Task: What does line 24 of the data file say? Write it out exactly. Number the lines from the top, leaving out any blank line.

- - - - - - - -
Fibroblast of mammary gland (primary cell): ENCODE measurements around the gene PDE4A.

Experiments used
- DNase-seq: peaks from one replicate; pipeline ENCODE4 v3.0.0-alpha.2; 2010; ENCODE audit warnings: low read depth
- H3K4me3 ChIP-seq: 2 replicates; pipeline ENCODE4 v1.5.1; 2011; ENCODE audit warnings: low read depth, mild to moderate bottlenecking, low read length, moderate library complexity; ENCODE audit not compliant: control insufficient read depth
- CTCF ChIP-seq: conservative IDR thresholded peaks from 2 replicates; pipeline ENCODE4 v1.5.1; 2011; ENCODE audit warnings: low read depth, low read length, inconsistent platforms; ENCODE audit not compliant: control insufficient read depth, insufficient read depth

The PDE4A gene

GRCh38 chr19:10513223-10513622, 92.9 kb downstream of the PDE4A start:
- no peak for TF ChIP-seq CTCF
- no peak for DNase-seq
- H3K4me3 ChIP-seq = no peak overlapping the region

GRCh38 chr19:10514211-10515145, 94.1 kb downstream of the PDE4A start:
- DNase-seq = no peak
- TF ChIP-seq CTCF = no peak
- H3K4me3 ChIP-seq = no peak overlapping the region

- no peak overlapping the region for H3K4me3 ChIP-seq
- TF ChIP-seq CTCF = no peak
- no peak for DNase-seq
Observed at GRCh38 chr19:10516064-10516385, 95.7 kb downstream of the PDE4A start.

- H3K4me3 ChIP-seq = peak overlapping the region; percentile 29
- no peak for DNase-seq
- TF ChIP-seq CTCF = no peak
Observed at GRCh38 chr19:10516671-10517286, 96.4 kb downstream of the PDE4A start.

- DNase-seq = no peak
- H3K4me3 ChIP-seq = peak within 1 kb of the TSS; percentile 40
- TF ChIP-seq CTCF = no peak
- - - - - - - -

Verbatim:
- H3K4me3 ChIP-seq = peak within 1 kb of the TSS; percentile 40